“If any country really stands up and says we’re not going to give you funding because of this and that, the government will definitely listen,” Mutebi added. “I want to invite all countries, European countries and all Western countries to stand up against this bill which is in violation of human rights. Every country in Europe which believes in human rights […] should withdraw funding until the government of Uganda drops this bill.”

Commenting on the possibility of the EU cutting development funds to Uganda, an EU spokesperson told Euronews: “It is too early to say. We will follow the developments regarding the promulgation of the law carefully and assess the situation as it develops.”

In a statement, the EU said it was “deeply concerned by the passing of an anti-homosexuality bill by the Ugandan Parliament, which introduces severe punishments, including the death penalty. The EU is opposed to the death penalty in all circumstances.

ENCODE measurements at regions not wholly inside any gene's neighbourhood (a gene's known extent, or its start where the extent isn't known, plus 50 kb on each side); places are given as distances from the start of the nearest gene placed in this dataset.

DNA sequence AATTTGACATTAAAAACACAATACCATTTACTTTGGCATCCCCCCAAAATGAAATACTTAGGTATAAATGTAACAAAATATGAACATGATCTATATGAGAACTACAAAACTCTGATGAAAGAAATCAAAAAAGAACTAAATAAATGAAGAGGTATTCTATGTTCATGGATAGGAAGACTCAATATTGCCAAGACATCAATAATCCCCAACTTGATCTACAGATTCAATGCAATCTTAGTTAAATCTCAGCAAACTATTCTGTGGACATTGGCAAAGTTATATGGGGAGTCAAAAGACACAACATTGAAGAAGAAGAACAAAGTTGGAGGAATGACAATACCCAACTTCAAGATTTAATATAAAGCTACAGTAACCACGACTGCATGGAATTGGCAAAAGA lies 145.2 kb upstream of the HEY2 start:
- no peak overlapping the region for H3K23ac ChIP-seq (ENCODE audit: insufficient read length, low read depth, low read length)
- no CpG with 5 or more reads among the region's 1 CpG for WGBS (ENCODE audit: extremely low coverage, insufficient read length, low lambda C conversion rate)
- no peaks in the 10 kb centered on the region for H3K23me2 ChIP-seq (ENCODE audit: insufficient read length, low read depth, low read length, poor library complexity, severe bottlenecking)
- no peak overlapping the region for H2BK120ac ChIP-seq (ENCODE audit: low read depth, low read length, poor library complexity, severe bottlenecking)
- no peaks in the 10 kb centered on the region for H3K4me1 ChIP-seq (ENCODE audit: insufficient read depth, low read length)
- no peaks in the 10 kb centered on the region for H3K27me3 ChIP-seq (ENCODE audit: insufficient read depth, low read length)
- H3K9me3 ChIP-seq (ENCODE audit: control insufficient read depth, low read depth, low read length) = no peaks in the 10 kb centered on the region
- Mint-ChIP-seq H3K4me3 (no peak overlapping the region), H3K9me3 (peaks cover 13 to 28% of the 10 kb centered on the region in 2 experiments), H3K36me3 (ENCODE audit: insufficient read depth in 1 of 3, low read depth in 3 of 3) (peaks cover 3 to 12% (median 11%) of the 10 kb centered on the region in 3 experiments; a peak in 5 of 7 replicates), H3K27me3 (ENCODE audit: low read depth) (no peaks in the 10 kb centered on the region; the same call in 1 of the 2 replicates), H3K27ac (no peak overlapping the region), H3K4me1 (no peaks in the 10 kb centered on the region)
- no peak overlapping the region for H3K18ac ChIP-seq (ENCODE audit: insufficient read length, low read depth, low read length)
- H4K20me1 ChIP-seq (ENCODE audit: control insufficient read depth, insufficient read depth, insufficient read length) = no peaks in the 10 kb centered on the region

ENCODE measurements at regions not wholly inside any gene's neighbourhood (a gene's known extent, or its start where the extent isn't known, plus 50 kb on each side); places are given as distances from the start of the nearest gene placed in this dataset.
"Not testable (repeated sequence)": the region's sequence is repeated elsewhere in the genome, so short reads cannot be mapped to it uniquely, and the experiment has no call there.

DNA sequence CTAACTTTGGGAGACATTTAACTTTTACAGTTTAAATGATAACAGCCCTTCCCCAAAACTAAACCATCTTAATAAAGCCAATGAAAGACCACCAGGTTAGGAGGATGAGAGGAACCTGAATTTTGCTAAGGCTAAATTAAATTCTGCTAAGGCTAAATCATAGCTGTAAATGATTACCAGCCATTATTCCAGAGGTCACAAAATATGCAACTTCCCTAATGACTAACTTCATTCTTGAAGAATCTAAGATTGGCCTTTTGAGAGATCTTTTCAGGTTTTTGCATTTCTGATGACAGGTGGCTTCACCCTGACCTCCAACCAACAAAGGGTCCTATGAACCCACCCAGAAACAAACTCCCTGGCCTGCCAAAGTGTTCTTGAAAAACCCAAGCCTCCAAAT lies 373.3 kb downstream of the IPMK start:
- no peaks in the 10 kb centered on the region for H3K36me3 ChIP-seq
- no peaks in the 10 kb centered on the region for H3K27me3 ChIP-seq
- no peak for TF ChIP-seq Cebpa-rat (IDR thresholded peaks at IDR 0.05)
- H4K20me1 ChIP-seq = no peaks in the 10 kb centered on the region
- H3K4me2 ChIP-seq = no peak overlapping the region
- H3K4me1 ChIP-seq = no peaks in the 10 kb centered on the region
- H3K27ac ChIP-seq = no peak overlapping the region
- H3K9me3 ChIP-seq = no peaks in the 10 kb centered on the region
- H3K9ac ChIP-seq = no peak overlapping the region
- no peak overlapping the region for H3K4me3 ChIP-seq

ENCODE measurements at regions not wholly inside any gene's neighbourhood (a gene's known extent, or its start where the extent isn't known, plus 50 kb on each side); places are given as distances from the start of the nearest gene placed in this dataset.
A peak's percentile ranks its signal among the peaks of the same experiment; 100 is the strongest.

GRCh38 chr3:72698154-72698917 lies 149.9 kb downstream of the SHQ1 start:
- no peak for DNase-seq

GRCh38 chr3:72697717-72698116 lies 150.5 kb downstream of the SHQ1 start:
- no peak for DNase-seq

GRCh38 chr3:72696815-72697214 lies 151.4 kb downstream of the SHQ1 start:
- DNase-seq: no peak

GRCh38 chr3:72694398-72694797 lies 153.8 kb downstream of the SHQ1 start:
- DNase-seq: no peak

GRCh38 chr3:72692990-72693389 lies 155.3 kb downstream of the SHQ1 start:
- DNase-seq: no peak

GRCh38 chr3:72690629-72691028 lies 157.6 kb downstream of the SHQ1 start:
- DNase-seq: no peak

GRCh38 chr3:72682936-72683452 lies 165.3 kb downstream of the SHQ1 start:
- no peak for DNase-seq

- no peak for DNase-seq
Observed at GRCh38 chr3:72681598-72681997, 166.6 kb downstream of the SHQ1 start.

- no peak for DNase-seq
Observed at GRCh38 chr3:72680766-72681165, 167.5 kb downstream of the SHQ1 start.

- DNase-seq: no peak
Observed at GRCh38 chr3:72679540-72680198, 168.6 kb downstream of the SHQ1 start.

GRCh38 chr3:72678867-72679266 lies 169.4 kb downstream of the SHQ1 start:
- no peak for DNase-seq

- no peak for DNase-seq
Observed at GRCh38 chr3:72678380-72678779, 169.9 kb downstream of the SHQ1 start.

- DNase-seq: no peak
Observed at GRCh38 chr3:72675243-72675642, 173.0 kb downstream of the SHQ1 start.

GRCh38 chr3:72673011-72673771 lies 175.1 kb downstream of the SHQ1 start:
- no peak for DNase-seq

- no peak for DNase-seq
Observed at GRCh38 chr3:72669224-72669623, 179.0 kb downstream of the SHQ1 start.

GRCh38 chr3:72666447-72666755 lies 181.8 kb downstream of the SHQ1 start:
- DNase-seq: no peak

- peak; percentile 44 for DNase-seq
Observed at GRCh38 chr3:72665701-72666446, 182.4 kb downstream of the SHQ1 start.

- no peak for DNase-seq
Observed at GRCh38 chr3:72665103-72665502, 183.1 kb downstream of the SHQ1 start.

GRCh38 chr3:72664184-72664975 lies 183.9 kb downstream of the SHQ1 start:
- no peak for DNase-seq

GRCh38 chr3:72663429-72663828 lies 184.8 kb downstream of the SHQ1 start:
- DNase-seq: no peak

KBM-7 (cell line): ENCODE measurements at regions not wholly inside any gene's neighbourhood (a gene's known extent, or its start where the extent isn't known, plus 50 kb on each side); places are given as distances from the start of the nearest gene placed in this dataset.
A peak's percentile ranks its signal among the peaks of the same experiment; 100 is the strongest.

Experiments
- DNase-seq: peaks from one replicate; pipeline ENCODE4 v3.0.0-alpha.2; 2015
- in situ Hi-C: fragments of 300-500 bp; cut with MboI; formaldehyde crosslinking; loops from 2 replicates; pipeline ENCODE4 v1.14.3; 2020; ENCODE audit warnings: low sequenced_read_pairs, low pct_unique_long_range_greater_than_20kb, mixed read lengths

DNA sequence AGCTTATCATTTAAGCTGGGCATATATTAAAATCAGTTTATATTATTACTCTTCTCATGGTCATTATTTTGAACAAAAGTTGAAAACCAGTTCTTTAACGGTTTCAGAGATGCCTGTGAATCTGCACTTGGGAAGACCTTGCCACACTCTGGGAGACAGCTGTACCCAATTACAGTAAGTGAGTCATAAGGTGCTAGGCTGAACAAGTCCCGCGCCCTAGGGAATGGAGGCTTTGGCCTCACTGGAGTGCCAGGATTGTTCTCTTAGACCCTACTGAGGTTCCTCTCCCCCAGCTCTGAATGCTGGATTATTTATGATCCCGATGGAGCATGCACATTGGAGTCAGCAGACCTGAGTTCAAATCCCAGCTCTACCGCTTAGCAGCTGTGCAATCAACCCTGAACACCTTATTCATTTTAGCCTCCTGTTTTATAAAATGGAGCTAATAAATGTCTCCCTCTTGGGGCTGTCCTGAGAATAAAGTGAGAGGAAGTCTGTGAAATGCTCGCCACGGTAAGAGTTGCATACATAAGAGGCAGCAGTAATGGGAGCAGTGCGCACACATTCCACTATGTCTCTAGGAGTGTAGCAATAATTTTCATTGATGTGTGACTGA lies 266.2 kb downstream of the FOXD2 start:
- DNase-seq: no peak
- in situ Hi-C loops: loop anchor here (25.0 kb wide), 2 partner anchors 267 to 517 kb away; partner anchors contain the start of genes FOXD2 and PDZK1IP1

“According to the African Charter on Human and People’s Rights, ‘every individual shall have the duty to respect and consider his fellow beings without discrimination, and to maintain relations aimed at promoting, safeguarding and reinforcing mutual respect and tolerance'”.

Who is driving Uganda’s anti-LGBTQ+ push?

The anti-LGBTQ+ push in the East African country is coming from both Ugandan political leaders and religious leaders.

On the religious side, this wave of hate is being fueled by the American culture wars and the West, Mutebi said.